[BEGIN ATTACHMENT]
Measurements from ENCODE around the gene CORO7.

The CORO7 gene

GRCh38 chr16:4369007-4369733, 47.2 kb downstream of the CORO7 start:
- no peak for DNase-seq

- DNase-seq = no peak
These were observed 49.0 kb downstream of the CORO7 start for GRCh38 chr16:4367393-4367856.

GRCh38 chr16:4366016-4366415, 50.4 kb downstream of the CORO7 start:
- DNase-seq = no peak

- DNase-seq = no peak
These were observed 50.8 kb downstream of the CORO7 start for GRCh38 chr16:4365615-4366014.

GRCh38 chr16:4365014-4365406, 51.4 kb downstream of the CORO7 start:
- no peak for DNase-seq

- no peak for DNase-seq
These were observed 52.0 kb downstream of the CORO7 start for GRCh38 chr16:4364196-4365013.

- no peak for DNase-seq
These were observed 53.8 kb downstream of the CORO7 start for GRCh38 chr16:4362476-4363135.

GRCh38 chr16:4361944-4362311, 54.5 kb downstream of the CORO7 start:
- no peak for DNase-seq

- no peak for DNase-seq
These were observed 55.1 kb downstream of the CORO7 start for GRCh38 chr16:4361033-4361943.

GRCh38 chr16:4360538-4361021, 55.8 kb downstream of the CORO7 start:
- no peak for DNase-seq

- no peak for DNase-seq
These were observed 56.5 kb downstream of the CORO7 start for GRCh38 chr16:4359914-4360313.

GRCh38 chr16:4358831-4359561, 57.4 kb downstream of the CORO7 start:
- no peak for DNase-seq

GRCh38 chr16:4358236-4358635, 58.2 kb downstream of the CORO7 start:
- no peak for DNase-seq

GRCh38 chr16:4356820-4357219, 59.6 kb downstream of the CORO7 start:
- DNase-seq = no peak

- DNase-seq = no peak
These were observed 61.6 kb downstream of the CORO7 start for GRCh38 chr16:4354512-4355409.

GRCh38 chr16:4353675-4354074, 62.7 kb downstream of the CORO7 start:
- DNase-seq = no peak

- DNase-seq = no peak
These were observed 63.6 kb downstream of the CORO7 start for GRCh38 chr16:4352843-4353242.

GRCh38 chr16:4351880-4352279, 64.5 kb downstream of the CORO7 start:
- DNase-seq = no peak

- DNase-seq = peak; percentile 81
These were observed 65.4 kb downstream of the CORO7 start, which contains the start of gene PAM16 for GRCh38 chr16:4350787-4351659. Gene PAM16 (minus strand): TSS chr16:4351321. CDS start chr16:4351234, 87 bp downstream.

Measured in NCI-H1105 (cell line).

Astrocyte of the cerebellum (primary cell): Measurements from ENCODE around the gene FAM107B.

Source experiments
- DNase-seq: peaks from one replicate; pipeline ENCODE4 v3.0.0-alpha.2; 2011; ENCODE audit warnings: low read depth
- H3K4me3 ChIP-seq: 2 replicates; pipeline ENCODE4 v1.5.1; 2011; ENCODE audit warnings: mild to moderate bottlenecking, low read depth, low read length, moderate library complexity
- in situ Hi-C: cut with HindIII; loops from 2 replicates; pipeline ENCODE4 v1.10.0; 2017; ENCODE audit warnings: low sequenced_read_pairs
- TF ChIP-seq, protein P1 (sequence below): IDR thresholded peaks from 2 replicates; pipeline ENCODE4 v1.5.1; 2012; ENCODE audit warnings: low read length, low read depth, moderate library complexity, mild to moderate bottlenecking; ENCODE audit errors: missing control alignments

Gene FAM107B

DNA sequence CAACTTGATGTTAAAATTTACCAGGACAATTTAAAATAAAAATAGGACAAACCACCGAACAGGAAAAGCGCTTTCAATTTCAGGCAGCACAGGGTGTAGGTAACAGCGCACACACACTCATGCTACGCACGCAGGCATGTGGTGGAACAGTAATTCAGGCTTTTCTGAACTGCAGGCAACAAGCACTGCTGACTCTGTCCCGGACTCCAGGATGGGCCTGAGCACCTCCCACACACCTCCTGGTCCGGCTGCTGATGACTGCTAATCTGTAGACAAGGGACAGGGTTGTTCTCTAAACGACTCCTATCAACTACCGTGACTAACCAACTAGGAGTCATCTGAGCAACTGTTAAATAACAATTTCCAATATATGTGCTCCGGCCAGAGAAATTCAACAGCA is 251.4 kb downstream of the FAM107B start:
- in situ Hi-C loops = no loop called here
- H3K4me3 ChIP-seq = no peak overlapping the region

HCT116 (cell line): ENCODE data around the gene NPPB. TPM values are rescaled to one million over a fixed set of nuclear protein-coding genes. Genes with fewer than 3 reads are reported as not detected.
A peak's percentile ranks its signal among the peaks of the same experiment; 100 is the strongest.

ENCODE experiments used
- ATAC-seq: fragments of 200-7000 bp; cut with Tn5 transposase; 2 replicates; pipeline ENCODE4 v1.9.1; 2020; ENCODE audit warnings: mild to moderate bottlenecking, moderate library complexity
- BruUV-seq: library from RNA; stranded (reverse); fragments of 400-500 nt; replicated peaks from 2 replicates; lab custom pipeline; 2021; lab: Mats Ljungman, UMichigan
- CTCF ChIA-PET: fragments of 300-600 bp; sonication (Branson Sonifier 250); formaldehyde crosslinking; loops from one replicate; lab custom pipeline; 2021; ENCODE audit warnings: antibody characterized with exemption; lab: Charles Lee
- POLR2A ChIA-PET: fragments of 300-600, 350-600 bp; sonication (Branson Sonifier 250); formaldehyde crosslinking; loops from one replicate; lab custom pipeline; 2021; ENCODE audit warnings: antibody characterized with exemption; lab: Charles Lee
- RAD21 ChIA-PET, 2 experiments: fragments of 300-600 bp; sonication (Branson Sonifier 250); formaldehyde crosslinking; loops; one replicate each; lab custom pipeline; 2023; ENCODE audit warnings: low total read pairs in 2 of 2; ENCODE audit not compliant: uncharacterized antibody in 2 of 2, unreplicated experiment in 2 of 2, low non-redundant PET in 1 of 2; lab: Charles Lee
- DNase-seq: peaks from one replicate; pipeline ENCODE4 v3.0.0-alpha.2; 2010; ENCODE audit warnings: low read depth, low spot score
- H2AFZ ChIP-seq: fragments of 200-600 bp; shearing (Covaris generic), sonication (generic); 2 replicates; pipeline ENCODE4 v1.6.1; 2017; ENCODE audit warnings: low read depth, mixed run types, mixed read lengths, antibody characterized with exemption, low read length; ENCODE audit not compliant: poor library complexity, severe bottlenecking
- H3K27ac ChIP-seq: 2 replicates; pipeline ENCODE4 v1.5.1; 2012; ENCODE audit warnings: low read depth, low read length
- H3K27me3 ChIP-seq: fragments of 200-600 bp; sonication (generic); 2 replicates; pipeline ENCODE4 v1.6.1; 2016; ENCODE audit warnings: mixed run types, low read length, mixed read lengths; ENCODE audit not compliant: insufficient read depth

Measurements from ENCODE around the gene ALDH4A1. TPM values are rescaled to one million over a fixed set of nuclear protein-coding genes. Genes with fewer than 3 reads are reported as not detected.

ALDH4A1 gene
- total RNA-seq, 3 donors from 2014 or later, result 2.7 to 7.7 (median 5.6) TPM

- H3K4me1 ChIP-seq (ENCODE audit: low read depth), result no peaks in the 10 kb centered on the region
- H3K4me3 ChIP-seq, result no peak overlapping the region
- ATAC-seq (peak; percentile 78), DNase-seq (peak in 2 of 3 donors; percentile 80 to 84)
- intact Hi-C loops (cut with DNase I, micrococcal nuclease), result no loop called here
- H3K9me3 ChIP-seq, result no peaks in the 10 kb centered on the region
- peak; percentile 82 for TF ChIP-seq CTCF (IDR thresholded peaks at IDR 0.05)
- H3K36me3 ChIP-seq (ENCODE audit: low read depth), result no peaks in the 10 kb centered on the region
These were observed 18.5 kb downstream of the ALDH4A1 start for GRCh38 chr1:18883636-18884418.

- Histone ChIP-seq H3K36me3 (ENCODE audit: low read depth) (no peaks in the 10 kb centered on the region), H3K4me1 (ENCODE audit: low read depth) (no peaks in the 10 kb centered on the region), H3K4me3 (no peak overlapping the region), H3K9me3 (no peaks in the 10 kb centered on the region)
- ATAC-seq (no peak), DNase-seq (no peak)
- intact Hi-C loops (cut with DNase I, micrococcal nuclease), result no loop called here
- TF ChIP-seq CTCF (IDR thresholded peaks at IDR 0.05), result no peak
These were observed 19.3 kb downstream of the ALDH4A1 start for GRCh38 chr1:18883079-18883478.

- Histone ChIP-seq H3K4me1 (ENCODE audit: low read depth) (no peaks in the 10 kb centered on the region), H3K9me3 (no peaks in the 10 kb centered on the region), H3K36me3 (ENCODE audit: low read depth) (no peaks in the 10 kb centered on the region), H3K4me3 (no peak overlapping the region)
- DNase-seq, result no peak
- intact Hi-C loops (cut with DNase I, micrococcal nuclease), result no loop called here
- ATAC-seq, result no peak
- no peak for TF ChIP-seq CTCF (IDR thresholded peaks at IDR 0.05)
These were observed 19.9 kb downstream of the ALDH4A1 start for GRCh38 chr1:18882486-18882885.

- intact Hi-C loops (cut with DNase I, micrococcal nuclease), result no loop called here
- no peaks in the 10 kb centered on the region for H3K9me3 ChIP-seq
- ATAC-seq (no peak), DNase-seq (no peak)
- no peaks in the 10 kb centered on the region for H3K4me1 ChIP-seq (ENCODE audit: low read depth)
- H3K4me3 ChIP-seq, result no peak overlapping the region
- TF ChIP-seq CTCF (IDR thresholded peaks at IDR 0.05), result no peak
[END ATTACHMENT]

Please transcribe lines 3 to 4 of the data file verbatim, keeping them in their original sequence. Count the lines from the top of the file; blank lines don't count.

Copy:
GRCh38 chr16:4369007-4369733, 47.2 kb downstream of the CORO7 start:
- no peak for DNase-seq